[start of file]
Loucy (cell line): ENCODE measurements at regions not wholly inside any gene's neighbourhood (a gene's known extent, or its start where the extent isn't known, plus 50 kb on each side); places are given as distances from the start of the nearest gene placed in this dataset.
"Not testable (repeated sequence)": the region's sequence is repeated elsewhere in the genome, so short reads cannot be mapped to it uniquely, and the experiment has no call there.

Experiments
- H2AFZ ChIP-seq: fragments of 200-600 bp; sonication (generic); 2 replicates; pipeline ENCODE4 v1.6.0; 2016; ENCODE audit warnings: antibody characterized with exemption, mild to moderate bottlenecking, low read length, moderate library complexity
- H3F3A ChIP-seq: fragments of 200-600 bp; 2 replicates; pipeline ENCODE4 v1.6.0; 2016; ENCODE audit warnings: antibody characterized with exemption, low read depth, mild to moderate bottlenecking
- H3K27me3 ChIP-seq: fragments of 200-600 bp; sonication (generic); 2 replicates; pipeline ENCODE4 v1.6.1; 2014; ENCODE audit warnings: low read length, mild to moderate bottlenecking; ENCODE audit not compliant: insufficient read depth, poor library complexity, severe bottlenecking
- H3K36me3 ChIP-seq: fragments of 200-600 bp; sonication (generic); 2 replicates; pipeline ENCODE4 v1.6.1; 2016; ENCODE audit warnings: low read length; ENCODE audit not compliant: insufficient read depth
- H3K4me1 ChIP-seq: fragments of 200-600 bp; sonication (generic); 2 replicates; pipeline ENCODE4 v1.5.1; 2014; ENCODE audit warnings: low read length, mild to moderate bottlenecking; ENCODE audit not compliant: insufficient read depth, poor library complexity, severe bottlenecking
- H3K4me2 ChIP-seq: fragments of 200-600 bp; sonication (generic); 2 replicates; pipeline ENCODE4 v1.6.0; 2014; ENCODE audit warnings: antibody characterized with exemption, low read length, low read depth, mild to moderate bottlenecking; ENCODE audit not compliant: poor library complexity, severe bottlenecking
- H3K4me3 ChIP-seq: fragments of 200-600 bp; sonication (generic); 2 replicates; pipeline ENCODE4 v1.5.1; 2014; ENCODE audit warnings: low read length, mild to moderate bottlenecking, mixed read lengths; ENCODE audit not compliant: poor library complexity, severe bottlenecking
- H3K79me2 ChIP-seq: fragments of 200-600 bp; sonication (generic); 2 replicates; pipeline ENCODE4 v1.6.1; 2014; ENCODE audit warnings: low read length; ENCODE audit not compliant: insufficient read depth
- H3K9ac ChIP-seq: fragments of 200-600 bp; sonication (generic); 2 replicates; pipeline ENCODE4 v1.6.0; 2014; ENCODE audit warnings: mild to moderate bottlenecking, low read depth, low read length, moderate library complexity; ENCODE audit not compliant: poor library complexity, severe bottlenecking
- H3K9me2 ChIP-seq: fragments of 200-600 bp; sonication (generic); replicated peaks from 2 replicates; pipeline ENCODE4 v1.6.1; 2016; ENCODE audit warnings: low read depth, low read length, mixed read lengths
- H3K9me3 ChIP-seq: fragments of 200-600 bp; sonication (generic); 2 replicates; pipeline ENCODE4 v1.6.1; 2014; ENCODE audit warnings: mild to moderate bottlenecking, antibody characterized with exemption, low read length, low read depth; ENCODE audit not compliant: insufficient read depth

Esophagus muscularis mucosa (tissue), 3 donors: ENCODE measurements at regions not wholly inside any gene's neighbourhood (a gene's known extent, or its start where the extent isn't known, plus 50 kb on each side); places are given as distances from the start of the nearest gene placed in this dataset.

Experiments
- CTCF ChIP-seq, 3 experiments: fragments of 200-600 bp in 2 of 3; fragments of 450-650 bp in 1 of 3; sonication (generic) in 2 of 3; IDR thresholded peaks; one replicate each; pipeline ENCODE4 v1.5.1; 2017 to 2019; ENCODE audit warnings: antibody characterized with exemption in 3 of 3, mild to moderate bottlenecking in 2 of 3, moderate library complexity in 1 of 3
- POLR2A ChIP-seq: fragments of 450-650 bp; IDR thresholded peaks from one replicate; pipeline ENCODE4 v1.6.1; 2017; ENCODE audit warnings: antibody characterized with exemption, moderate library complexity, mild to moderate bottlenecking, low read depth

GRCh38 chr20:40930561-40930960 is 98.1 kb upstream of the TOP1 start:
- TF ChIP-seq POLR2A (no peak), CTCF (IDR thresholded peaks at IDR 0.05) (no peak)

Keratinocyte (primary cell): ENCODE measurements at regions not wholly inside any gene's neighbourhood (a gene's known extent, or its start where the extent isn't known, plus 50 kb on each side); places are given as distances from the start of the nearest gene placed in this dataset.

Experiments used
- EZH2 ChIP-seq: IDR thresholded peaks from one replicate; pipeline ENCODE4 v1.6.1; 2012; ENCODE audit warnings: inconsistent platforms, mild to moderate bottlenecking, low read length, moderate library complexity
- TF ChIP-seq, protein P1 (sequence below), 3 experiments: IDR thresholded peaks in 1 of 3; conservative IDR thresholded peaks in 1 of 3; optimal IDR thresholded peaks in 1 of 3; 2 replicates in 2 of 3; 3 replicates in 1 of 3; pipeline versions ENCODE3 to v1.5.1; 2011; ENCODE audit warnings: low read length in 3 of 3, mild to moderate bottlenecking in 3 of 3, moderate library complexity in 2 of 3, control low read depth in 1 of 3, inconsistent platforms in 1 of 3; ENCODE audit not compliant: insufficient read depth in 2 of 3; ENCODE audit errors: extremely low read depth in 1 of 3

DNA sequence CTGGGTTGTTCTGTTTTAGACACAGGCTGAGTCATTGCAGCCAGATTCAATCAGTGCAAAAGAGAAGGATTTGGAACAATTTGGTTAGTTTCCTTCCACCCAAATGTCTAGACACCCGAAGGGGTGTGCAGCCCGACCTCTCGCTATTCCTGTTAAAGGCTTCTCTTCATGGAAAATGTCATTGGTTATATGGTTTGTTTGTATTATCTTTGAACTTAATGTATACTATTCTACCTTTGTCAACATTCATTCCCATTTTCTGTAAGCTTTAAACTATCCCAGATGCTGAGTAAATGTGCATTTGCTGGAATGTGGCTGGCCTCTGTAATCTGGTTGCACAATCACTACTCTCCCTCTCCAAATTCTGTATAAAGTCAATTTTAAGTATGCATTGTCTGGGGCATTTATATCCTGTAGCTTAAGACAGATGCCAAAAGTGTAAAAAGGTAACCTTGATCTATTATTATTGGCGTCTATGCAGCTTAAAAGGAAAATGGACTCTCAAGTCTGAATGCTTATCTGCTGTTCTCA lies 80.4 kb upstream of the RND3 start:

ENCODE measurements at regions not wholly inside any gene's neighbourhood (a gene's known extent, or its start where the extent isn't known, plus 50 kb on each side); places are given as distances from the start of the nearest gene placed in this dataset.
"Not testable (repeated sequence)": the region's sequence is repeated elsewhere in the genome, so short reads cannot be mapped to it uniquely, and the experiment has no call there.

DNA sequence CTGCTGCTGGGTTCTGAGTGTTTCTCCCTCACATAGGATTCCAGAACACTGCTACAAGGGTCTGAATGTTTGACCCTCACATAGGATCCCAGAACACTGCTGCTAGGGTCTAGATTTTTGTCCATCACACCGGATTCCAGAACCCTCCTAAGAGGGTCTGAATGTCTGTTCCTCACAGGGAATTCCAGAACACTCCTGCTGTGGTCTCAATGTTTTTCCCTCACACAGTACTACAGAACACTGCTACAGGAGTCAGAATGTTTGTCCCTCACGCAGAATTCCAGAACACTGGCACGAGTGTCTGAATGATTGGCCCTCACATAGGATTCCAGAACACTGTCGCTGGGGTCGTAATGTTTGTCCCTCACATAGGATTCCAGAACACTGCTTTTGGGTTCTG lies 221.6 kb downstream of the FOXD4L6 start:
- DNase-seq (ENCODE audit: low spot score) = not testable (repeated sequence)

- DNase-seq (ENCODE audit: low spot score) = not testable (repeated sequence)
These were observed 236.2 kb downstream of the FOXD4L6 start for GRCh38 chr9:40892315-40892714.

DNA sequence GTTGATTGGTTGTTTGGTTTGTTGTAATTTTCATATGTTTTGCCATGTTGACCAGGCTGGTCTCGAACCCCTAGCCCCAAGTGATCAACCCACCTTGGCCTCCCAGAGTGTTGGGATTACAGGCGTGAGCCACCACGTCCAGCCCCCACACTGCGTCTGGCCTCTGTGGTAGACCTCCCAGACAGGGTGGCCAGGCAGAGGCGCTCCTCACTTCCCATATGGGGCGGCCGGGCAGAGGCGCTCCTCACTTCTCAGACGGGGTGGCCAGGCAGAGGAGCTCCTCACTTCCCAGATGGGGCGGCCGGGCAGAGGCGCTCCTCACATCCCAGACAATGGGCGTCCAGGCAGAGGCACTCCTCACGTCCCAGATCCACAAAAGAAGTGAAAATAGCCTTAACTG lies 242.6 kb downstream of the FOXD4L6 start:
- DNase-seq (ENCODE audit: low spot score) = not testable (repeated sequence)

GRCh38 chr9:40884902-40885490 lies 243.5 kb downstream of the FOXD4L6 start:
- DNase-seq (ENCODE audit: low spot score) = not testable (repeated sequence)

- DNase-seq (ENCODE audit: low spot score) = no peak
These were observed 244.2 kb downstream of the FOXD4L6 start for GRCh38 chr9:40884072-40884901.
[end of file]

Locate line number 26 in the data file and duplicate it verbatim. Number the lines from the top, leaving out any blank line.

ENCODE measurements at regions not wholly inside any gene's neighbourhood (a gene's known extent, or its start where the extent isn't known, plus 50 kb on each side); places are given as distances from the start of the nearest gene placed in this dataset.